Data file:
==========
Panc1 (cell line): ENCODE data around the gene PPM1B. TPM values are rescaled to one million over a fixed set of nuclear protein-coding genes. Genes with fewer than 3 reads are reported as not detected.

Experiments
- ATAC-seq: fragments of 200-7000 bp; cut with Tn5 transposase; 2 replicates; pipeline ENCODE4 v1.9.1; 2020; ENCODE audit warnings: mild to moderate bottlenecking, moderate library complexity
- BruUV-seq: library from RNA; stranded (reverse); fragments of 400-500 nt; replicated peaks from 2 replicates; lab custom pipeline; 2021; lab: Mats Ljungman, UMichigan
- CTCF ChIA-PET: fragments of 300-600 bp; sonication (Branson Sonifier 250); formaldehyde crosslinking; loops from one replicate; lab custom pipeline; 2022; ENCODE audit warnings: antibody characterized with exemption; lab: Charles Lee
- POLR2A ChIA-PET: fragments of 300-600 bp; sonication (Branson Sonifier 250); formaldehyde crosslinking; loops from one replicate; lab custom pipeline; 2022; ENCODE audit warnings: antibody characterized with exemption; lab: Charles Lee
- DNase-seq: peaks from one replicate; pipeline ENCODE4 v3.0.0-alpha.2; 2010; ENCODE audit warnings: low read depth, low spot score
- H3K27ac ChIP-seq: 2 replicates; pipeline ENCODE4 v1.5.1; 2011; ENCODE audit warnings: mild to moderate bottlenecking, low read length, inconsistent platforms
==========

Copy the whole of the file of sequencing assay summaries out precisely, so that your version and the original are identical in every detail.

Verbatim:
Panc1 (cell line): ENCODE data around the gene PPM1B. TPM values are rescaled to one million over a fixed set of nuclear protein-coding genes. Genes with fewer than 3 reads are reported as not detected.

Experiments
- ATAC-seq: fragments of 200-7000 bp; cut with Tn5 transposase; 2 replicates; pipeline ENCODE4 v1.9.1; 2020; ENCODE audit warnings: mild to moderate bottlenecking, moderate library complexity
- BruUV-seq: library from RNA; stranded (reverse); fragments of 400-500 nt; replicated peaks from 2 replicates; lab custom pipeline; 2021; lab: Mats Ljungman, UMichigan
- CTCF ChIA-PET: fragments of 300-600 bp; sonication (Branson Sonifier 250); formaldehyde crosslinking; loops from one replicate; lab custom pipeline; 2022; ENCODE audit warnings: antibody characterized with exemption; lab: Charles Lee
- POLR2A ChIA-PET: fragments of 300-600 bp; sonication (Branson Sonifier 250); formaldehyde crosslinking; loops from one replicate; lab custom pipeline; 2022; ENCODE audit warnings: antibody characterized with exemption; lab: Charles Lee
- DNase-seq: peaks from one replicate; pipeline ENCODE4 v3.0.0-alpha.2; 2010; ENCODE audit warnings: low read depth, low spot score
- H3K27ac ChIP-seq: 2 replicates; pipeline ENCODE4 v1.5.1; 2011; ENCODE audit warnings: mild to moderate bottlenecking, low read length, inconsistent platforms